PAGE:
Salute to James Gandolfini

There’s a fine, and somewhat rare, profile of James Gandolfini on the AP wires.  With all the focus on “The Sopranos” auteur David Chase — “The Sopranos” is nothing if not a series that highlights great writing and character development — it shouldn’t be overlooked that Gandolfini has completed what might be regarded as the greatest performance in the history of motion pictures. 

“What???” I hear you saying.  “In your opinion,” my late grandmother would remind me.  

Well…there have been a lot of great actors in movies and TV, Marlon Brando, Cary Grant, Jack Nicholson, Lawrence Olivier.   But none of them have taken a character like this, Tony Soprano, basically an evil man, and managed to make us care about him for 86 explosive hours over the course of eight years.  Maybe they could have, but Gandolfini actually did it.  And he’s doing some of his best acting right now in these dark final episodes, not coasting but stretching.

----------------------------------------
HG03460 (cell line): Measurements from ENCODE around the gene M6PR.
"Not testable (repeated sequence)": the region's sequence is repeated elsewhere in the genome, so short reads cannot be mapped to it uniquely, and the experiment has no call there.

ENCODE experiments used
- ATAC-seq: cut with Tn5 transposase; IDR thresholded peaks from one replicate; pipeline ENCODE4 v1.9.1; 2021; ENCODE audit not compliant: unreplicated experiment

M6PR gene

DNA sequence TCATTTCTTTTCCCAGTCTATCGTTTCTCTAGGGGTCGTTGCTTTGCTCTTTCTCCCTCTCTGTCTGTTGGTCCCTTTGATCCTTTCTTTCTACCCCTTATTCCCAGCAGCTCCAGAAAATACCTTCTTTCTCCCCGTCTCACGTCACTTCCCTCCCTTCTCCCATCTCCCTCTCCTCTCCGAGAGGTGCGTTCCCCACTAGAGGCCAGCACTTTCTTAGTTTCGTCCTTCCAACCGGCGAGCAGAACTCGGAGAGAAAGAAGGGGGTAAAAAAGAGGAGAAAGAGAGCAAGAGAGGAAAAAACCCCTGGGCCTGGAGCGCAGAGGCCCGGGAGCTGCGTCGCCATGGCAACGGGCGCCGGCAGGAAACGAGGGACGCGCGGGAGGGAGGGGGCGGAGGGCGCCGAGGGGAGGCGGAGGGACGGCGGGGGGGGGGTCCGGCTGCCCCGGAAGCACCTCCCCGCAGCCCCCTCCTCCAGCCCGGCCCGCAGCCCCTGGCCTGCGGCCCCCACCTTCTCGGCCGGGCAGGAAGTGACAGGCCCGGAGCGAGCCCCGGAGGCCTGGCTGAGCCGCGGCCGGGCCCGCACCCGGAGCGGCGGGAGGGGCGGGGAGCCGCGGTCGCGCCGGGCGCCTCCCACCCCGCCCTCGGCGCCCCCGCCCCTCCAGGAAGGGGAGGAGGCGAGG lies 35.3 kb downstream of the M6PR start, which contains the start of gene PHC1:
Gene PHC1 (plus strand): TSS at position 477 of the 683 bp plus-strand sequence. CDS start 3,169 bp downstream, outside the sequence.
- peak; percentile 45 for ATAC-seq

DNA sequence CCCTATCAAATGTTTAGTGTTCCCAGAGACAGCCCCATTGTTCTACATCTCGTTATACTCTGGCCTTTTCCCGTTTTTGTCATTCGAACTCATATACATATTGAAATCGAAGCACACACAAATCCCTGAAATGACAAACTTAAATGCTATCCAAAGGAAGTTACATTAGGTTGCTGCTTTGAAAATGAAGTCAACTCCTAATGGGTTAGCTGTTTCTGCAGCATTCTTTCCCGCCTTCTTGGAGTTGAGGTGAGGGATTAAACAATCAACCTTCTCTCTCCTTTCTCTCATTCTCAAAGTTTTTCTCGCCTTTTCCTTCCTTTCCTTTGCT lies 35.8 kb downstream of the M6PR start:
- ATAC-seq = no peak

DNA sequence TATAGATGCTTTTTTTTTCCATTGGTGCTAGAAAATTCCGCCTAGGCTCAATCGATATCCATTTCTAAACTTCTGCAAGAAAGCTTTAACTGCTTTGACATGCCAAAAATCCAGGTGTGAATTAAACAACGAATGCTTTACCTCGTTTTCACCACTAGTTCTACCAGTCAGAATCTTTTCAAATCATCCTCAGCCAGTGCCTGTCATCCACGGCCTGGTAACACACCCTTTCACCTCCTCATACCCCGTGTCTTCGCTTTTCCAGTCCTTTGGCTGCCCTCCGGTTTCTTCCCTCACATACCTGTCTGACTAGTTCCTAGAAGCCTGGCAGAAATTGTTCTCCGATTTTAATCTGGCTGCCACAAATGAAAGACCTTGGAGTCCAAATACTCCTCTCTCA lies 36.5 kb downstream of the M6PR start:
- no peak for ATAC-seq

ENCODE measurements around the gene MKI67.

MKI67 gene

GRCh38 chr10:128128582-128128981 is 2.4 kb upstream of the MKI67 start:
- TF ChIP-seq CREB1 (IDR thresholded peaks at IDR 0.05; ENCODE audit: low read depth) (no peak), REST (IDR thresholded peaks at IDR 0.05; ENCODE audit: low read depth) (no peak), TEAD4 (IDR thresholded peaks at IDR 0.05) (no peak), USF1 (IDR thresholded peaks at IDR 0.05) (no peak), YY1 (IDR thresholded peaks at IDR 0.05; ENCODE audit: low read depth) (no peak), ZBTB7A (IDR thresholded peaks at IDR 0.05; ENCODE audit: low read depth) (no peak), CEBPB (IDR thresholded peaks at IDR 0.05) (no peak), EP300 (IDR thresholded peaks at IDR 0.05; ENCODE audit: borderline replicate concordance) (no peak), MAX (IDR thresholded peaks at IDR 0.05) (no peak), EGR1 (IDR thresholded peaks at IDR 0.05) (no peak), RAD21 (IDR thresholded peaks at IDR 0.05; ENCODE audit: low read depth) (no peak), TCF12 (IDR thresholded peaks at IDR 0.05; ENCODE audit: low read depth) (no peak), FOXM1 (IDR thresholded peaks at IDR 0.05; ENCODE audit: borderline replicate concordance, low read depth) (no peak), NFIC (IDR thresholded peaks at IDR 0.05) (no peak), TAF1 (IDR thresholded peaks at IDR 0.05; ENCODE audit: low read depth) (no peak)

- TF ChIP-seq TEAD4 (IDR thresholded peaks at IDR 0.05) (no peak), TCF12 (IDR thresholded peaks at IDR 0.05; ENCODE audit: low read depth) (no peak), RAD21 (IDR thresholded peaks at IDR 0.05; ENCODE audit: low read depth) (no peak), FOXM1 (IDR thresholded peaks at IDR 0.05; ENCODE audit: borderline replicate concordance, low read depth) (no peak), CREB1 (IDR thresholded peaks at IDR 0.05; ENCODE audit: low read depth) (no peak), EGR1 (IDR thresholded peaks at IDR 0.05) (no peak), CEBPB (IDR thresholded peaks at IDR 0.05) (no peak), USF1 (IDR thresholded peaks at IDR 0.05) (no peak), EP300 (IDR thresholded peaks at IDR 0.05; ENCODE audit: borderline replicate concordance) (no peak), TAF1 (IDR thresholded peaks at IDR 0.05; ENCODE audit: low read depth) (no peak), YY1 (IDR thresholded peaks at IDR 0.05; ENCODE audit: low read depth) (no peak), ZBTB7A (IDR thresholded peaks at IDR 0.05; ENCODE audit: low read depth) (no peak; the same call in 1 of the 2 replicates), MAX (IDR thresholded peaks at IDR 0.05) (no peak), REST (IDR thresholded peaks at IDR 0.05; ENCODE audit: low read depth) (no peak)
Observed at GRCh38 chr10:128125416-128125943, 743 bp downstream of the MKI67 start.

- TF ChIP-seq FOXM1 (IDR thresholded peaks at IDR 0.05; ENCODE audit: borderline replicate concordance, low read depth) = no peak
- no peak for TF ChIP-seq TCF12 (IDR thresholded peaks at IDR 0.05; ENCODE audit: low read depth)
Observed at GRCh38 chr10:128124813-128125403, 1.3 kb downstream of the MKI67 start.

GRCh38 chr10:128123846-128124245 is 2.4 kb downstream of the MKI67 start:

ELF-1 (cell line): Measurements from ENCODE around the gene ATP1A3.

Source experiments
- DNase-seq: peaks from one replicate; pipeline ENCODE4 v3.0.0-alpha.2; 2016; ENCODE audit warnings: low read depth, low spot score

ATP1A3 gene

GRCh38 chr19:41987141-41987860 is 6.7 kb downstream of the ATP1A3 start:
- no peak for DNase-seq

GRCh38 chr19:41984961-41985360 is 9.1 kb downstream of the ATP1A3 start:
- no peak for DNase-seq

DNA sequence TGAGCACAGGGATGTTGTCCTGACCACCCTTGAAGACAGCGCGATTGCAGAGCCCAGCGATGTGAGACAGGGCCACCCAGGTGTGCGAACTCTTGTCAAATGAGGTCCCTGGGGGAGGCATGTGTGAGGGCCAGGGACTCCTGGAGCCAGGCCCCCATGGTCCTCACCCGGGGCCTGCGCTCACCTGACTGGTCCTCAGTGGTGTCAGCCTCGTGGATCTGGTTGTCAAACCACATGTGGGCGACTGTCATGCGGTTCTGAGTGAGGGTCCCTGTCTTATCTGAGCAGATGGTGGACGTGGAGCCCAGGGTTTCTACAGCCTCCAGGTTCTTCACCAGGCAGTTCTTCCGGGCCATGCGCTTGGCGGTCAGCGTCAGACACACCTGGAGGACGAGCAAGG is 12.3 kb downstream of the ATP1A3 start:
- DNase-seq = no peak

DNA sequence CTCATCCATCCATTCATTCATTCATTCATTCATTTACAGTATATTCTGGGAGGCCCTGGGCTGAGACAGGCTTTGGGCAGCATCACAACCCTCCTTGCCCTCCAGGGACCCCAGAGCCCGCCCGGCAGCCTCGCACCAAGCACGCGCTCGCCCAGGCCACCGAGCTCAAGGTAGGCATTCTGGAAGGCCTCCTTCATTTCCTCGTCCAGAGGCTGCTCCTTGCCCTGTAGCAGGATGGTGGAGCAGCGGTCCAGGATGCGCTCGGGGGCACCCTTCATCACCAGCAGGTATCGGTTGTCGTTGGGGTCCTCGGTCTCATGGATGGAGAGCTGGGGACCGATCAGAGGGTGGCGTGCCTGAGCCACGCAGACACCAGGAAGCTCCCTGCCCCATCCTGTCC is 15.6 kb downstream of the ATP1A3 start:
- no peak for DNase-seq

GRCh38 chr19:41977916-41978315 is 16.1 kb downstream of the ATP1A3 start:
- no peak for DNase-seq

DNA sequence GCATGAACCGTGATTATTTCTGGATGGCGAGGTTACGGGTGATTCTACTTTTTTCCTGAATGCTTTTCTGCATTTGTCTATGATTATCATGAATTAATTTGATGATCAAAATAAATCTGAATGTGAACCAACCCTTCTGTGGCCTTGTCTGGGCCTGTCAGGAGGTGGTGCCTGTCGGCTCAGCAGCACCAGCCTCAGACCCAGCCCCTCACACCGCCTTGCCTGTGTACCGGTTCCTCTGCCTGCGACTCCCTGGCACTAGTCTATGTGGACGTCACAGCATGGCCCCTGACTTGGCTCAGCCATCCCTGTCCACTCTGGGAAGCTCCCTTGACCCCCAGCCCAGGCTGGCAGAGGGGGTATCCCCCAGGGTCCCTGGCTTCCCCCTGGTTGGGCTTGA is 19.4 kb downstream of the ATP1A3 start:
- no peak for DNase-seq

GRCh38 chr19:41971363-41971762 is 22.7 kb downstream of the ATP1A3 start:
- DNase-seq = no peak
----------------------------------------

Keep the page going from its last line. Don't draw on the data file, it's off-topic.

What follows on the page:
From the AP piece:

“Good writing will bring you to places you don’t even expect sometimes,” he marvels, meaning himself, and how the material could catch him off guard and take him somewhere new, even as he was performing it.

“It’s a ride that I was along on, with everybody else,” he says.

And like everybody else, he can’t help feeling appalled by Tony’s brutish misbehavior. After shooting a scene where Tony did something despicable, Gandolfini would sometimes upbraid his own character.

“I would say, God, what a -!” Whereupon he helpfully substitutes his unpublishable outburst with a family friendly version: “What a jerk!”

So what’s the truth? Does he like this jerk who was part of him for so long?

“I used to,” he says. “But it’s difficult toward the end. I think the thing with Christopher might have turned the corner.” That was a soulless display: Fed up with his nephew’s shortcomings, Tony pinched shut the nostrils of the gravely hurt Christopher, ensuring he would choke to death.

But wait! Gandolfini thinks a moment, and more of Tony’s recent misdeeds – not homicidal, but clearly depraved – come to mind: “Maybe the gambling thing with Hesh. And maybe the thing with Tony Sirico (as Paulie Walnuts) on the boat.

“It’s kind of one thing after another. Let’s just say, it was a lot easier to like him before, than in the last few years.”

If you can catch it sometime, there’s also a great interview with Gandolfini from about two years ago on “Behind the Actor’s Studio.” 
 

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